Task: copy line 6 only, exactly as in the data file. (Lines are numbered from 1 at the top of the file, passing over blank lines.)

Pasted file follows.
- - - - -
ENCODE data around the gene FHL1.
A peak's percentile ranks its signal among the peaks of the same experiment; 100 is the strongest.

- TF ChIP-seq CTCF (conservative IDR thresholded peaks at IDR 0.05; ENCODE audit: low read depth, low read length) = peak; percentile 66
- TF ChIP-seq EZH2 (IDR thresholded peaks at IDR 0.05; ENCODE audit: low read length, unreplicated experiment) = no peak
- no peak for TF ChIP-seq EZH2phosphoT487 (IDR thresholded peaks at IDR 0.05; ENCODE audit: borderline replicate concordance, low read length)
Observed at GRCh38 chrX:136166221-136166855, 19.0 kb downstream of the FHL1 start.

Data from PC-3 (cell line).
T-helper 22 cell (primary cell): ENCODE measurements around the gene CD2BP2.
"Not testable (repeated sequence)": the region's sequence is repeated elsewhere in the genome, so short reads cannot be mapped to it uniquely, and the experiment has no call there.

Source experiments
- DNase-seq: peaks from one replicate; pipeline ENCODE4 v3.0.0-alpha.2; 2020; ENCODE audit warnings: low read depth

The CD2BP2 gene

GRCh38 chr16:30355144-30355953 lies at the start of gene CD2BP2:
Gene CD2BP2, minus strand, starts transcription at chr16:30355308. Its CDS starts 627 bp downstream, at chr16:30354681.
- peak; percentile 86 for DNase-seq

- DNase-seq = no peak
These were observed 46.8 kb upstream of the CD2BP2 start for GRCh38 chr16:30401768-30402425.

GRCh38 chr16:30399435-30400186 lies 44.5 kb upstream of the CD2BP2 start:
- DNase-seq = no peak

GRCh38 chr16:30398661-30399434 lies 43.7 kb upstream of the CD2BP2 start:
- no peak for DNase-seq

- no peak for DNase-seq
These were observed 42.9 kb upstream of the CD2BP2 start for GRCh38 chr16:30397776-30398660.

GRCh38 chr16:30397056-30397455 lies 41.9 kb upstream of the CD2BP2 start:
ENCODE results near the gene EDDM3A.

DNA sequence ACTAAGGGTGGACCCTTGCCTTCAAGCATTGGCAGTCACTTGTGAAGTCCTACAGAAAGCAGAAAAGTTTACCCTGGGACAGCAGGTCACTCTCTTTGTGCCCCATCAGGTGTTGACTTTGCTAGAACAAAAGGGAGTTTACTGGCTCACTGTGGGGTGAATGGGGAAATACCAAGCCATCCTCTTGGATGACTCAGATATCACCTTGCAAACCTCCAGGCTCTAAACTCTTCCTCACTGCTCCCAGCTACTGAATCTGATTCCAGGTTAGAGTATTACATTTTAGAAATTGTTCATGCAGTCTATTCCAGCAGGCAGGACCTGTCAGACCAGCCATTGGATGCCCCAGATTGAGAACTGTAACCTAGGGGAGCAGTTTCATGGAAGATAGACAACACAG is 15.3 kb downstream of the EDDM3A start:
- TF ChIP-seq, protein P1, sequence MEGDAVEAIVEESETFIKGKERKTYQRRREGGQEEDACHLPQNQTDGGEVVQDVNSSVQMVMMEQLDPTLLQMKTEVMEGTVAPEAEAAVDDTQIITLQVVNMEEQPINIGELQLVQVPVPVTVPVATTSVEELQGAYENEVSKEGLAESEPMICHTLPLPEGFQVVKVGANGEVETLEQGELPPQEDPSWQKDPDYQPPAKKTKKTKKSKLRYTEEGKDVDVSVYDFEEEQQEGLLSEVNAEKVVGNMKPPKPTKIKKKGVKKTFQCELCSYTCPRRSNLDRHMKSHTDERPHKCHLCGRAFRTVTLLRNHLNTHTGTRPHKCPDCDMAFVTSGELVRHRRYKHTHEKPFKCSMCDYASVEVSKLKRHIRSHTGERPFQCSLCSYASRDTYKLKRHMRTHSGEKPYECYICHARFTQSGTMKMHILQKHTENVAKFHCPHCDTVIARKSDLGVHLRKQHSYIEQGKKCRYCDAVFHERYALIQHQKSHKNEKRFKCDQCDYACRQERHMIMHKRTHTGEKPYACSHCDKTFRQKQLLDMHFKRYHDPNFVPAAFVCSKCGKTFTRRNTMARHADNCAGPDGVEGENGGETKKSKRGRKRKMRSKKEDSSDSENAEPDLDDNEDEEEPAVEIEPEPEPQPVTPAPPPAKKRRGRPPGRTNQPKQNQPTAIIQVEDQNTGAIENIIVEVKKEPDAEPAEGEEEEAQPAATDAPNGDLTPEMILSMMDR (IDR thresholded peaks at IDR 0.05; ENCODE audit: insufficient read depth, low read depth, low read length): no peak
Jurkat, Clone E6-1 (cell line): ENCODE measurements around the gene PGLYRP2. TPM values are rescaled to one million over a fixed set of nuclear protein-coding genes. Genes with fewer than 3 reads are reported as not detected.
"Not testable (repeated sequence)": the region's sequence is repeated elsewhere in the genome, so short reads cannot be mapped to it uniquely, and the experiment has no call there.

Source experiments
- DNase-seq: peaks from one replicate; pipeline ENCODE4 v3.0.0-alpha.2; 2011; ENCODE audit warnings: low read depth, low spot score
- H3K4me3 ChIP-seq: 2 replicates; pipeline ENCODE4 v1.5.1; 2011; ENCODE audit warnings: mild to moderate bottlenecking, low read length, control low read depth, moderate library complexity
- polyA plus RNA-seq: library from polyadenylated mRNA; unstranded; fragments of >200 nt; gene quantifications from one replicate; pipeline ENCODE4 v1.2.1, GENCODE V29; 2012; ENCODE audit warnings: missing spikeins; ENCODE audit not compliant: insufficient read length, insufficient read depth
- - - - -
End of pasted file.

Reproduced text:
Observed at GRCh38 chrX:136166221-136166855, 19.0 kb downstream of the FHL1 start.